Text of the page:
Review Blog

Sep 05 2010

Midnight zoo by Sonya Hartnett

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Viking, 2010. ISBN 978 0670074051.
(Ages 12+) Fable, Recommended. Two boys wander through a war ravaged landscape, scavenging for food, sleeping rough. The younger boy, Tomas, carries a most important parcel, his baby sister, Wilma. Looking for a place to sleep for the night, they pull aside a fence and see grass, but a wolf leaps out at them and they run away, knowing that they will not be able to escape. But the wolf does not follow, and looking back they see that they have come across a small zoo, and so stop.
But the animals have voices, and tell the children about what has happened. Both the keeper and his daughter have not returned as they said they would, the animals are starving and have no water. The boys share their meagre food sack with them. In telling their stories the animals expose the cruelty of what has happened to the village. The keeper's daughter led a terrorist group which blew up the train carrying arms and equipment to the soldiers. In so doing the leader wreaked havoc upon the town, despite the keeper taking the lion and the cubs to the leader in reparation. The daughter, Alice, meanwhile, fled to the hills. So now the animals are left caged and alone, next to a bombed out village.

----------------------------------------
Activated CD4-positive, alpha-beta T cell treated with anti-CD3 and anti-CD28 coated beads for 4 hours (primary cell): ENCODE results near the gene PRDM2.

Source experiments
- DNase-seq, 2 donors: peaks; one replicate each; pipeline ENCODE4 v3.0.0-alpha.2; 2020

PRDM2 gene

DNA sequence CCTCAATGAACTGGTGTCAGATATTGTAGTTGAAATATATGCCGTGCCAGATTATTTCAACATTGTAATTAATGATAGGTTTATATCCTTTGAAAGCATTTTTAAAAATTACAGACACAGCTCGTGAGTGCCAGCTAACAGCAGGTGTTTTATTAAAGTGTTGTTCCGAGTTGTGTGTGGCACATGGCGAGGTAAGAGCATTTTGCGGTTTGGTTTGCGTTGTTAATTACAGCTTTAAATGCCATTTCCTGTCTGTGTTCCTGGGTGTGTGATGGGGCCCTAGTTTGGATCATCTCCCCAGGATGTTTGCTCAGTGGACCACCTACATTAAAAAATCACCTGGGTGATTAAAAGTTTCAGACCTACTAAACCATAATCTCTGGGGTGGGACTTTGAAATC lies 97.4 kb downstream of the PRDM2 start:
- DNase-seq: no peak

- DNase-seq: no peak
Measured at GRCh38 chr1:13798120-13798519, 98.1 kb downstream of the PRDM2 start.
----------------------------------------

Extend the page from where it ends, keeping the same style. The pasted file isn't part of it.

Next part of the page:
Hartnett's fable illustrates the greed and war mongering nature of men, but out of the squalor comes optimism, as the boys try to find a way for the animals to escape their fate. When almost all hope is gone, Andrej tells them the story of their escape, of their freedom and through the story comes hope. It's as if freedom can be garnered through story in the minds of the children and the animals. The parallel of the boys and the animals strikes at the heart of the novel, as the issues of freedom and the various forms of restrictions imposed upon the main characters are explored. An extraordinary and powerful read, my heart was in my throat on every page, as the children desperately tried to find an answer to the problem of the caged animals as well as their own survival. It will give rise to many discussions about the nature of freedom and the hope engendered in story.
Fran Knight

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